The Ryerson Press, one of Canada’s most important book publishers during the twentieth century, was the general trade publishing arm of a much larger Toronto-based printing, bookselling, and publishing operation known in its entirety as the Methodist Book and Publishing House (MBPH). After the church union of 1925, which brought together the Methodist, Presbyterian, and Congregational Churches into the United Church of Canada, the overall operation was known as the United Church Publishing House. From 1919 to 1970, numerous educational, historical, and literary titles appeared under the Ryerson Press trade imprint, authored by such prominent Canadians as A.R.M. Lower, Earle Birney, A.M. Klein, and Alice Munro.
The Perilous Trade by Roy MacSkimming is the only general narrative on contemporary book publishing in English Canada. It appeared from McClelland & Stewart (M&S) in 2003 with the subtitle Publishing Canada’s Writers, becoming a finalist for that year’s National Business Book Award. Four years later M&S issued a revised and updated edition in paperback with the subtitle Book Publishing in Canada 1946-2006. Here MacSkimming reflects on his research for the book, particularly the process of interviewing his subjects. Excerpts of some of his audio interviews are included below with this study.
Amidst the great leaders of Macmillan of Canada in the latter half of the twentieth century stood Gladys Neale — a female visionary thriving in a male dominated industry, who became one of the most respected educational publishers in Canada. Despite facing challenges and discrimination, Neale stormed her way through the business of educational publishing, leaving a lasting legacy as a great publisher, literacy advocate, and staunch supporter of Canadian publications and authors. This study includes an audio interview with Neale, conducted by Roy MacSkimming for his book, The Perilous Trade.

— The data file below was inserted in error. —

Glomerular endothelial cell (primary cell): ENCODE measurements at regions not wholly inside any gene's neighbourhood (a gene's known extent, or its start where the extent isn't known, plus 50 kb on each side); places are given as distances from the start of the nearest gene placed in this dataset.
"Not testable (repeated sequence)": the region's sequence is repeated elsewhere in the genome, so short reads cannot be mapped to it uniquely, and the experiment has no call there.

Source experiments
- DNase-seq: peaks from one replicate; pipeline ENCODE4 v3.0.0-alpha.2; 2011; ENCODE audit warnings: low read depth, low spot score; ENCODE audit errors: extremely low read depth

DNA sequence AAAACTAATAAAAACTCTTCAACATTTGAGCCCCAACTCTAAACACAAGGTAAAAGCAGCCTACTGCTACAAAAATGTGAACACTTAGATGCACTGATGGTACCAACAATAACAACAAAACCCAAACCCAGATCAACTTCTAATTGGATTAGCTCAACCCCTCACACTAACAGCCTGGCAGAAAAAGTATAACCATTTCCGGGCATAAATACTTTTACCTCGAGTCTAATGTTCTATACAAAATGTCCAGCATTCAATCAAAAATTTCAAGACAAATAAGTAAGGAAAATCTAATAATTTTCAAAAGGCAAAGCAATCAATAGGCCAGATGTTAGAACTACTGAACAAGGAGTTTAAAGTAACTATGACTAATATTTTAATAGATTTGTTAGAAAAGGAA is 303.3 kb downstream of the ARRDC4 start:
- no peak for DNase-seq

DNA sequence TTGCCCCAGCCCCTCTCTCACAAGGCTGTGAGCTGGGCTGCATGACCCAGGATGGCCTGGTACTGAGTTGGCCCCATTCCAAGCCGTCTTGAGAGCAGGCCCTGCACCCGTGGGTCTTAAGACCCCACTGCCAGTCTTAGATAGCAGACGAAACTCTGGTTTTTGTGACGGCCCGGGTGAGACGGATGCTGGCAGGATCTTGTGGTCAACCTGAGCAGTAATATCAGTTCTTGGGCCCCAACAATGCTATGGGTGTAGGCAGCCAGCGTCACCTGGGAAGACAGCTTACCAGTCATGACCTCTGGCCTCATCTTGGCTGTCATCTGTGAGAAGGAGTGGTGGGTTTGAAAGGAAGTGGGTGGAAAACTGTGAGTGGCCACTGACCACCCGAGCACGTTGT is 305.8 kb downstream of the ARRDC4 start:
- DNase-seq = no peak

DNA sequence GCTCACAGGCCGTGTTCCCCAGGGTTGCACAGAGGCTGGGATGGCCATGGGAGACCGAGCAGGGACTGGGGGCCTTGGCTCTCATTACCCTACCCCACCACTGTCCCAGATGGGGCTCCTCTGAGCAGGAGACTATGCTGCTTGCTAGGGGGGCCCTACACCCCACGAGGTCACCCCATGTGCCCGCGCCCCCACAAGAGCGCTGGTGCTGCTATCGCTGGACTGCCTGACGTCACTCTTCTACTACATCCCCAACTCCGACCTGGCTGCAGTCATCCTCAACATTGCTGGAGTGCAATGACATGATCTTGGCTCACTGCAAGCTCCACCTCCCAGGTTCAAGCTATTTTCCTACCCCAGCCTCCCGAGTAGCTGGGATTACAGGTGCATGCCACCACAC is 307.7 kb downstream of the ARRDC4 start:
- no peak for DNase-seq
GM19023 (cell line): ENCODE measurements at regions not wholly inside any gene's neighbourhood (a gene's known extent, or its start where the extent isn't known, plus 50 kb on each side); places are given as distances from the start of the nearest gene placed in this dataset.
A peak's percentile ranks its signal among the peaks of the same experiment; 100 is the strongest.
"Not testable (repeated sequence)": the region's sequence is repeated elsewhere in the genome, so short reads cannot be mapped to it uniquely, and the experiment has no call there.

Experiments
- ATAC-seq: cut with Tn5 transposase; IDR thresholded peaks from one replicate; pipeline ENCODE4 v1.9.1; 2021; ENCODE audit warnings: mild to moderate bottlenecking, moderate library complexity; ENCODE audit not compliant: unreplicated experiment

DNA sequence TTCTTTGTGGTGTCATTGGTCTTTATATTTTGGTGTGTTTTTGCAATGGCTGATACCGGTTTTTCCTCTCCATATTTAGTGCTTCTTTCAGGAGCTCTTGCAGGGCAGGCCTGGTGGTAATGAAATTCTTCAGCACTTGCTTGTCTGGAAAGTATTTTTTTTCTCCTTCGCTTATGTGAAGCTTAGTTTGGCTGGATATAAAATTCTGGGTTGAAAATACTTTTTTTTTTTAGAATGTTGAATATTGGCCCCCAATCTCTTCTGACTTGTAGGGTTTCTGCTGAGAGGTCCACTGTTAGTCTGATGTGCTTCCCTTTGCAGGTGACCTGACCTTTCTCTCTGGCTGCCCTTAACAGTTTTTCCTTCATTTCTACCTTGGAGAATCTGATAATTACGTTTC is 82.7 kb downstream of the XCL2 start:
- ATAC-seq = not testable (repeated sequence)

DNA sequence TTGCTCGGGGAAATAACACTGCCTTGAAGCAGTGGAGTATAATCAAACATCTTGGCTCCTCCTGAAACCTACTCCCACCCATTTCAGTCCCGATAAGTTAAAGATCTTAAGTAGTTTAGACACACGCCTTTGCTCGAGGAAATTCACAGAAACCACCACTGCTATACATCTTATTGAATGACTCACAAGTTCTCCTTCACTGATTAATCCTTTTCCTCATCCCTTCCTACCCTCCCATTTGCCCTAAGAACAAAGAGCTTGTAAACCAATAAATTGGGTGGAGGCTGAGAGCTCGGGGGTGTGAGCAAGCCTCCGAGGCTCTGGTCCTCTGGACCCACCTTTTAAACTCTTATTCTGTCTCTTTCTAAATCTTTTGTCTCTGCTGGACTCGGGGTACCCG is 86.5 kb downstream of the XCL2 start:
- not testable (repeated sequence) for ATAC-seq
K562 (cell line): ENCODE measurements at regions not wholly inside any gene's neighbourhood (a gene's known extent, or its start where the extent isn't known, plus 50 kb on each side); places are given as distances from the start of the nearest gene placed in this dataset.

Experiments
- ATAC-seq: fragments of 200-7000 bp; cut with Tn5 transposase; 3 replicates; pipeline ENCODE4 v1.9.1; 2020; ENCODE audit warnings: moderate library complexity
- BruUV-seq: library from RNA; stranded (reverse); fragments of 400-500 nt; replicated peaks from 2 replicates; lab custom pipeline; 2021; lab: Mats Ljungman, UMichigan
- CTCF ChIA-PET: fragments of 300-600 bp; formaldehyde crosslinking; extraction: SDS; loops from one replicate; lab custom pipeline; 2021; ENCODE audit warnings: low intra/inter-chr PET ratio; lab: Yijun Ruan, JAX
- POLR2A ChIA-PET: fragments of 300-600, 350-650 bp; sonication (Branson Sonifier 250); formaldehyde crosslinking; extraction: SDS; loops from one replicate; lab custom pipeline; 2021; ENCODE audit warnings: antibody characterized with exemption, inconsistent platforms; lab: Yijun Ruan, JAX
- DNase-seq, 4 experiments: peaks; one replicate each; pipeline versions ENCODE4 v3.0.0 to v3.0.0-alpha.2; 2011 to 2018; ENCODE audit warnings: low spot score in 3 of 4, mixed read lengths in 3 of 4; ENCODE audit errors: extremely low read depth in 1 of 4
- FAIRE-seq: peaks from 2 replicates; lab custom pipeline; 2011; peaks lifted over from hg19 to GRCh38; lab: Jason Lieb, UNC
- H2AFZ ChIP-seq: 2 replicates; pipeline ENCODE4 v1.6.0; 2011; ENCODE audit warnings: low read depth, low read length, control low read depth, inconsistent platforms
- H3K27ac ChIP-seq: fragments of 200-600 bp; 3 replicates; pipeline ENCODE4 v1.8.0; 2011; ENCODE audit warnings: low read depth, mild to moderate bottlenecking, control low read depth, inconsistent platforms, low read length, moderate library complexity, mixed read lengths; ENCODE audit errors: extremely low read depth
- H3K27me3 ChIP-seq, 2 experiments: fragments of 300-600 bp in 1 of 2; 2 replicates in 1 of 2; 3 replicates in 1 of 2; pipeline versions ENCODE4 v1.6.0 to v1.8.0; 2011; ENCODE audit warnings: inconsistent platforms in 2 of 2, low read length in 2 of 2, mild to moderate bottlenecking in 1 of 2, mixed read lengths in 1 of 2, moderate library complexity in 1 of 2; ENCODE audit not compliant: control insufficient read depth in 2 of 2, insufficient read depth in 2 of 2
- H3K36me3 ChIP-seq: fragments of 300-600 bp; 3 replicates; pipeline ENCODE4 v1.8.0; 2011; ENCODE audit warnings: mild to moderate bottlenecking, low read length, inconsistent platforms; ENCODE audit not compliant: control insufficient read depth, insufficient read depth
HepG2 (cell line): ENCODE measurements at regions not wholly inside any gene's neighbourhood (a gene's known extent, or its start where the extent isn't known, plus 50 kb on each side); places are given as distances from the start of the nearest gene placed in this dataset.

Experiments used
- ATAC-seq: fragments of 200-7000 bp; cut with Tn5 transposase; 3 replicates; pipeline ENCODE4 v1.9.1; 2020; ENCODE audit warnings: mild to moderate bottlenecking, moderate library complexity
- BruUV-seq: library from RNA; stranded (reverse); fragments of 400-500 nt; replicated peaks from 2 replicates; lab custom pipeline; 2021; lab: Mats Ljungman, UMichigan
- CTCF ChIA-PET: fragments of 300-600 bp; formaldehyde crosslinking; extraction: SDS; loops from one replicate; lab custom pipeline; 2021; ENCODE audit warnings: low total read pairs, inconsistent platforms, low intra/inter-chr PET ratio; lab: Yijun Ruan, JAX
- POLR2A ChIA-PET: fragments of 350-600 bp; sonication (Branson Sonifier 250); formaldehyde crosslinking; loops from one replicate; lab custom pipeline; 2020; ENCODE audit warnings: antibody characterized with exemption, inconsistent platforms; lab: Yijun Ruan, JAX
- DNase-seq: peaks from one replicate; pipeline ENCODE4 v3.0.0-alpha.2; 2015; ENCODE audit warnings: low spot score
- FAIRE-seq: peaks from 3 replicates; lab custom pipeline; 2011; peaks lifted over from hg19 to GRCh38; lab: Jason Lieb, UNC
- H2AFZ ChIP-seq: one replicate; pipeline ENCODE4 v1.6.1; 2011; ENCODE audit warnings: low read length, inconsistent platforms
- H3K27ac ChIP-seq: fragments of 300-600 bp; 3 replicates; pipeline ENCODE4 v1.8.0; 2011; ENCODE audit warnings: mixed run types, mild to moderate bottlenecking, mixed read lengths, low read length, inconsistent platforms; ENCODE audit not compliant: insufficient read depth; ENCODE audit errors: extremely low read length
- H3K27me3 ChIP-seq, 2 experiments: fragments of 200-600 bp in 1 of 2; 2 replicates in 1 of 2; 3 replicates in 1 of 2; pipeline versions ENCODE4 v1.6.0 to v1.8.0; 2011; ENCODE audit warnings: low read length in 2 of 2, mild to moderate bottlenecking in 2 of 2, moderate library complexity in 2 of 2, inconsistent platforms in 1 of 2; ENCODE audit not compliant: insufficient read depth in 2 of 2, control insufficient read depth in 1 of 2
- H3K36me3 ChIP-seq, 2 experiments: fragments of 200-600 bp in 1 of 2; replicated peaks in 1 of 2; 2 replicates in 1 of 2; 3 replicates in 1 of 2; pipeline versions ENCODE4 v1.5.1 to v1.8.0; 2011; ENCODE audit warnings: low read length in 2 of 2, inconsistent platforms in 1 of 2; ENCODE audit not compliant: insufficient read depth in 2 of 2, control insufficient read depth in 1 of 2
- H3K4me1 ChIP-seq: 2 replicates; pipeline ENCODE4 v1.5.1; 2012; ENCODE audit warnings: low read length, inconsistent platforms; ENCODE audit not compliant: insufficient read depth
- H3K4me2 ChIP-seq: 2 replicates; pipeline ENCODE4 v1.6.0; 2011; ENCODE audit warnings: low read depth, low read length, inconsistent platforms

The twenty-one-year span of material in the CURVD H&z collection at McMaster University attests to the intensity and integrity of Canadian small press publishing as an avant-garde venture. CURVD H&z is published by John W. Curry, also known as jwcurry, and dates from his teenage years in Vancouver when experimental poets bpNichol and bill bissett were already well-established in their writing and publishing practice. They introduced curry to the potential of the small press world, but, from the first CURVD H&z publication in 1978, he developed their sense of playful discovery and eccentric eclecticism into a methodical and coherent publishing aesthetic.
Since the mid-1960s, Coach House Press has published poetry, literature, and drama and printed memorable ephemera. From its quirky, well-worn buildings in Toronto, it has produced finely-crafted books for some of the country’s most esteemed authors, brought new writers to the Canadian public, and made a name for itself as it moved from hand-presses and photography to the innovative use of computer technology. In 1997 it became the world’s first publisher of full-text online books of poetry and fiction. This study presents a brief history of the press and features a video tour of Coach House by its founder, Stan Bevington.